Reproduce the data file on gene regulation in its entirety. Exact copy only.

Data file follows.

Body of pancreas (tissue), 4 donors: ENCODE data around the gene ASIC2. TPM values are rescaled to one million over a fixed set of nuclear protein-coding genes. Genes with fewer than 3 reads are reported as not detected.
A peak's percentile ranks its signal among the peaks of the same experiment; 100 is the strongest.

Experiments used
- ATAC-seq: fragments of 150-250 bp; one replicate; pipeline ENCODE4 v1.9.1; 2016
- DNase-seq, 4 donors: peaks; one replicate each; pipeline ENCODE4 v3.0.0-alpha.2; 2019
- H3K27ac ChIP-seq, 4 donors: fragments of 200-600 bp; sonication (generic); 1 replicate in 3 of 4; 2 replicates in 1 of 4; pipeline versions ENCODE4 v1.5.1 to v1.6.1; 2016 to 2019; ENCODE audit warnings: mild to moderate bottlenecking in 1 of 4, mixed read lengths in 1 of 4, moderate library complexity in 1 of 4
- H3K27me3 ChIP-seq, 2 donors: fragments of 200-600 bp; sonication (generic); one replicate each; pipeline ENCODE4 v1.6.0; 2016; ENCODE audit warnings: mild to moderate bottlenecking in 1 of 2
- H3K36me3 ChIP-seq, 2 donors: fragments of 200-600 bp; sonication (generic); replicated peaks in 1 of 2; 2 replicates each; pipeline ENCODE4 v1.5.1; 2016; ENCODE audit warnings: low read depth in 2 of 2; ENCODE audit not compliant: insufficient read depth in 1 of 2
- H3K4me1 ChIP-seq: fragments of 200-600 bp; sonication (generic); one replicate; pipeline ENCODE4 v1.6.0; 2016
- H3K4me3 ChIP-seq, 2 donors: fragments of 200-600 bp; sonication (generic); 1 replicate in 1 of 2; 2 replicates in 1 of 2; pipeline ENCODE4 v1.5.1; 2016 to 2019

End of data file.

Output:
Body of pancreas (tissue), 4 donors: ENCODE data around the gene ASIC2. TPM values are rescaled to one million over a fixed set of nuclear protein-coding genes. Genes with fewer than 3 reads are reported as not detected.
A peak's percentile ranks its signal among the peaks of the same experiment; 100 is the strongest.

Experiments used
- ATAC-seq: fragments of 150-250 bp; one replicate; pipeline ENCODE4 v1.9.1; 2016
- DNase-seq, 4 donors: peaks; one replicate each; pipeline ENCODE4 v3.0.0-alpha.2; 2019
- H3K27ac ChIP-seq, 4 donors: fragments of 200-600 bp; sonication (generic); 1 replicate in 3 of 4; 2 replicates in 1 of 4; pipeline versions ENCODE4 v1.5.1 to v1.6.1; 2016 to 2019; ENCODE audit warnings: mild to moderate bottlenecking in 1 of 4, mixed read lengths in 1 of 4, moderate library complexity in 1 of 4
- H3K27me3 ChIP-seq, 2 donors: fragments of 200-600 bp; sonication (generic); one replicate each; pipeline ENCODE4 v1.6.0; 2016; ENCODE audit warnings: mild to moderate bottlenecking in 1 of 2
- H3K36me3 ChIP-seq, 2 donors: fragments of 200-600 bp; sonication (generic); replicated peaks in 1 of 2; 2 replicates each; pipeline ENCODE4 v1.5.1; 2016; ENCODE audit warnings: low read depth in 2 of 2; ENCODE audit not compliant: insufficient read depth in 1 of 2
- H3K4me1 ChIP-seq: fragments of 200-600 bp; sonication (generic); one replicate; pipeline ENCODE4 v1.6.0; 2016
- H3K4me3 ChIP-seq, 2 donors: fragments of 200-600 bp; sonication (generic); 1 replicate in 1 of 2; 2 replicates in 1 of 2; pipeline ENCODE4 v1.5.1; 2016 to 2019